Non-disclosure agreement or ‘confidentiality agreement’ is an agreement wherein the parties agree to keep any information shared as confidential. These NDA agreements are governed by the Indian Contract Act, 1872 and are thereby legally binding. Typically speaking these agreements lasts for 2-5 years but corporate companies may enter into a non-terminating NDA so as to protect the trade secrets permanently.
There is a distinction between Non-Disclosure Agreement and Non-Compete, the former prohibits an individual from releasing the information to the competitor whereas the latter does not allow an individual to be employed by a competitor in addition to the obligation of not releasing the proprietary information to the competitor.
The two common remedies available when there is a breach of NDA are: injunction where the court stops the confidential information from spreading and monetary compensation.
A generic or standard NDA refers to a basic and standard form of an NDA which can be used by various independent contractors, businesses, startups, companies, partnerships etc in order to protect their proprietary information. A typical NDA template contains the following headers and information:
- Names of the disclosing and receiving parties, here disclosing party reveals the confidential information and the receiving party is required to not reveal it.
- Definition and scope of confidential information, it can be both written and oral; in the former the disclosing party shall stamp or label it as confidential information and in the latter the disclosing party must state in writing that the oral communication is a part of confidential information.
- Exception to confidential information, these can be those information which are already available in public domain or already known to the receiving party with the prior approval of the disclosing party.
- Obligations of the receiving party, not to disclose to any third party, not to use to one’s own benefit, and to return all the documents, papers etc to the disclosing party later.
- Time periods, the non disclosure provision of the NDA applies only until the time period stated in the agreement or if the disclosing party releases the receiving party from the agreement.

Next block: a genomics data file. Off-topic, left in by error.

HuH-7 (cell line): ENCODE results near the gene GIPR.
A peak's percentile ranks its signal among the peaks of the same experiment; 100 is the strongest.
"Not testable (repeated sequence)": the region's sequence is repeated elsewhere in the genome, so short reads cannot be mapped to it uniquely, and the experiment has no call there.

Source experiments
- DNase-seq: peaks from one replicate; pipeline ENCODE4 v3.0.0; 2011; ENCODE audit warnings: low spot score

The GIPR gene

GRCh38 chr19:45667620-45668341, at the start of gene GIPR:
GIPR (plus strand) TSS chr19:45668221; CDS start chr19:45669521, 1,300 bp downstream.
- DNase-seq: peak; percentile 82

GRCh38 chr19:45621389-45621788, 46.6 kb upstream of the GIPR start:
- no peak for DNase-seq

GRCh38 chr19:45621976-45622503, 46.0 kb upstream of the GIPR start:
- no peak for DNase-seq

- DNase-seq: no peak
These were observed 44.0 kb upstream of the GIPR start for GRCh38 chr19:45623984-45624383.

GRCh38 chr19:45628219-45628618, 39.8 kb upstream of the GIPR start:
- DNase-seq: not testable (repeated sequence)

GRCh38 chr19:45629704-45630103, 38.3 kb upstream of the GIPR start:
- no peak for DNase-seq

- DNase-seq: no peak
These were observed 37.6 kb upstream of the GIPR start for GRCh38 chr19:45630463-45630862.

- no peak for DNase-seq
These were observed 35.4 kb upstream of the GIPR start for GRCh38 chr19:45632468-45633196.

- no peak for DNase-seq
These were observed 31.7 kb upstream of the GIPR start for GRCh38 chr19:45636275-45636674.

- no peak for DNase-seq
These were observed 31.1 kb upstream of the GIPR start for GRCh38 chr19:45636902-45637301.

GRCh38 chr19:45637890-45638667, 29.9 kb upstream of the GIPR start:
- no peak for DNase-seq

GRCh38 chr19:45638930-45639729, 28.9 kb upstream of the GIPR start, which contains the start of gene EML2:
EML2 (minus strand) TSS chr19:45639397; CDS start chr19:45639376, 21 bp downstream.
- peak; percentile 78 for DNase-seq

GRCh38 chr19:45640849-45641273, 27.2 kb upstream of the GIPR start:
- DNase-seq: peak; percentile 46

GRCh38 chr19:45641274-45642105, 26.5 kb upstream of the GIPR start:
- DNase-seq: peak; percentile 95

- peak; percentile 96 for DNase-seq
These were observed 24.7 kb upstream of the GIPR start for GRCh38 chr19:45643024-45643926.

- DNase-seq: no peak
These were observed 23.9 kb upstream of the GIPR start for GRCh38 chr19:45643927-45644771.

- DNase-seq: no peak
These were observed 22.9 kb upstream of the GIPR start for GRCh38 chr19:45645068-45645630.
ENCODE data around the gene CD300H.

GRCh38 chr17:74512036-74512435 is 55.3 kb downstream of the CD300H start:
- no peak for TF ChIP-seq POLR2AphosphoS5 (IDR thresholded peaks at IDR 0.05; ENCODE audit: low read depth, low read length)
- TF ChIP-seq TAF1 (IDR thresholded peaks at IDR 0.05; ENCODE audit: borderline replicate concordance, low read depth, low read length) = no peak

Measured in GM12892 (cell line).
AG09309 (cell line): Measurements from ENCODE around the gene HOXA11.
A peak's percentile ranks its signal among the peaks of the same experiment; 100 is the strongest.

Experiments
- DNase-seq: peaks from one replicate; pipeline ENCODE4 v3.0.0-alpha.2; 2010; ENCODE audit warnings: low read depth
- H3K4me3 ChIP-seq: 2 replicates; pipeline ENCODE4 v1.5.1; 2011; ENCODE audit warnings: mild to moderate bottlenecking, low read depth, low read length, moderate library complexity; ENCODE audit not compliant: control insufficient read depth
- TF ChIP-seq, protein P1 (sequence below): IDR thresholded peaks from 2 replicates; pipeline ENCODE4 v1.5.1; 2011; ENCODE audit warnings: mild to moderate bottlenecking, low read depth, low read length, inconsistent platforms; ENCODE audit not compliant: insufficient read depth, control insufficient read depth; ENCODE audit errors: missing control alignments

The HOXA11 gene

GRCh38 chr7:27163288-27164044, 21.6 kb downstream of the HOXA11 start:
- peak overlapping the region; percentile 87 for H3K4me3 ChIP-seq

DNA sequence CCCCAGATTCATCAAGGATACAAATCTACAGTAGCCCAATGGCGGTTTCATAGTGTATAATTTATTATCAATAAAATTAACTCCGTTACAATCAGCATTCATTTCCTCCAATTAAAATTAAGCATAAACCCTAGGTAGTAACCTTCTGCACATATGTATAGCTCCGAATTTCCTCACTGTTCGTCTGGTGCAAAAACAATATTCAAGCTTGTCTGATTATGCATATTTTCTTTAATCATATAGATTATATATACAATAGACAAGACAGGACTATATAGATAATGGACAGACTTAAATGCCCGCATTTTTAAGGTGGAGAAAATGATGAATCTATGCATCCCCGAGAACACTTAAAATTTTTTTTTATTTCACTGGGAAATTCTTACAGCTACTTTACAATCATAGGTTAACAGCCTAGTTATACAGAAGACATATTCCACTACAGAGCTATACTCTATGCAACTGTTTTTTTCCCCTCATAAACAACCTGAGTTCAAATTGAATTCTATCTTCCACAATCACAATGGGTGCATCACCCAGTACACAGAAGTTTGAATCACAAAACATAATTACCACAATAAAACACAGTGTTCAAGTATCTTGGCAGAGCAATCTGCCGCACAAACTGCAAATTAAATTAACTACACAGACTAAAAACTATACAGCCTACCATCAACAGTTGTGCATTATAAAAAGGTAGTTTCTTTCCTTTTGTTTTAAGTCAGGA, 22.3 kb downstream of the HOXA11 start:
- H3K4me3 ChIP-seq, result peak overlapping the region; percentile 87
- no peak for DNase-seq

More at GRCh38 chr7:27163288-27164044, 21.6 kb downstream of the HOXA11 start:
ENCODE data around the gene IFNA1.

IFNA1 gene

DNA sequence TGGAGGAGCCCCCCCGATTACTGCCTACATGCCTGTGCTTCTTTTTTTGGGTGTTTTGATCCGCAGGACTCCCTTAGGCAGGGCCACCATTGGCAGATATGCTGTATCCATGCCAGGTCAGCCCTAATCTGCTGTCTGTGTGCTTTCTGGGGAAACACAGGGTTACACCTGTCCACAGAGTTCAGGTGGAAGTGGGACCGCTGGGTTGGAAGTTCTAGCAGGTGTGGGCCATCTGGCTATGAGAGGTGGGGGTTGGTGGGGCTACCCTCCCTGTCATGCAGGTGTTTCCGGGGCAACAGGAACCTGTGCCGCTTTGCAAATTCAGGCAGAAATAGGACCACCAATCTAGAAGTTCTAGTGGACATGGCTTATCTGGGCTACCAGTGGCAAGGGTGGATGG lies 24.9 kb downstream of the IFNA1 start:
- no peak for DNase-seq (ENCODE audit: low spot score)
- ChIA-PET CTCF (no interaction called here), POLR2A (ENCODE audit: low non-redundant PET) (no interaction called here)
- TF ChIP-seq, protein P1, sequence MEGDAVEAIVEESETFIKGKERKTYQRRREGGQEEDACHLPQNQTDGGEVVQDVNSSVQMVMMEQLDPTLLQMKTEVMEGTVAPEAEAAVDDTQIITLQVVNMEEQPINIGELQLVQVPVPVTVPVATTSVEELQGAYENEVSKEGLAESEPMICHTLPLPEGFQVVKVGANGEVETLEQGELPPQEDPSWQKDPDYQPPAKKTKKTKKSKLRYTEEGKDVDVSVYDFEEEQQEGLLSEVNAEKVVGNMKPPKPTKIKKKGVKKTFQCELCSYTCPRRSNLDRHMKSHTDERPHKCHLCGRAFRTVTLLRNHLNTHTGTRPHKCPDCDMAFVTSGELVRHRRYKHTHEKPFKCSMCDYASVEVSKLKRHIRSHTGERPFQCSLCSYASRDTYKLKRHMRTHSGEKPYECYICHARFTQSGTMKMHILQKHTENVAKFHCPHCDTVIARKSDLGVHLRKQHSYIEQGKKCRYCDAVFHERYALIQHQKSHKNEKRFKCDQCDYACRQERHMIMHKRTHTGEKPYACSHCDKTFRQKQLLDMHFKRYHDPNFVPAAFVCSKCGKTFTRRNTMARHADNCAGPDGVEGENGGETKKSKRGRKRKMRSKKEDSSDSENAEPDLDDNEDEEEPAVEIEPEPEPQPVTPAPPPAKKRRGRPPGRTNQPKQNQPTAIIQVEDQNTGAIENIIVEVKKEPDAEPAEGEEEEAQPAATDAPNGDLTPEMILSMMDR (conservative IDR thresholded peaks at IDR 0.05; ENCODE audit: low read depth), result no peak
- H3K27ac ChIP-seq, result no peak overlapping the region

There are three types of time periods usually employed in an NDA; an indefinite period that terminates when the information is no longer a trade secret; a fixed period of time; or a combination of the two.
Here, the NDA can be used to protect a variety of confidential information apart from ideas and intellectual property rights such as processes of manufacturing, chemical, physical etc, business strategies, designs blueprints, formulas, computer software, customer lists, physical devices and know-how. Also, in a generic NDA there must be some spotlight shed on the relationship between the receiving and the disclosing party, it can be that of a employment, licensing, investment, partnership or a joint venture. The severability clause gains importance in the cases where the matter reaches the courts due to some conflicts or dispute, in such a case the if the court rules one part of the NDA as invalid still the rest of the agreement remains valid and still applicable, thus this avoid the chance of whole agreement being invalid just because one of the provisions became invalid.
The waiver provision serves as a chance to sue the other party for the breach of an NDA later than the actual time period when the breach happened. Thus, in this manner your right to sue is still open and can be used when needed.
Mutual NDA refers to those situations wherein each side may share the confidential information among themselves in an effort to create an end product or service. These are also called ‘bilateral NDA’ and both the parties are legally bound to the non-disclosure and will be held financially and legally liable for any breach. These type of NDA prove to be beneficial when both the parties need access to each other’s confidential information, some examples are partnerships, mergers, projects etc.
NDA for Startups
Whether it is for startups or for others, the major asset of any corporate body is its intellectual property rights, therefore all startups must have a standard NDA which will be helpful in protecting their proprietary information about their company. The crucial aspect is to use them wisely and not to fall in the trap of using them too broadly and too often. There is a rule prevailing that the venture capitalists do not sign NDA when receiving pitches from the startups, since there are a lot of floating ideas and pitches, therefore demanding a VC to sign an may not be a good idea.
NDAs need to be drafted efficiently and hence, it is advised that you hire a legal professional to draft a NDA. Signing a NDA without getting it reviewed from a lawyer is also a strict-no. Always consult a lawyer before you enter into a NDA.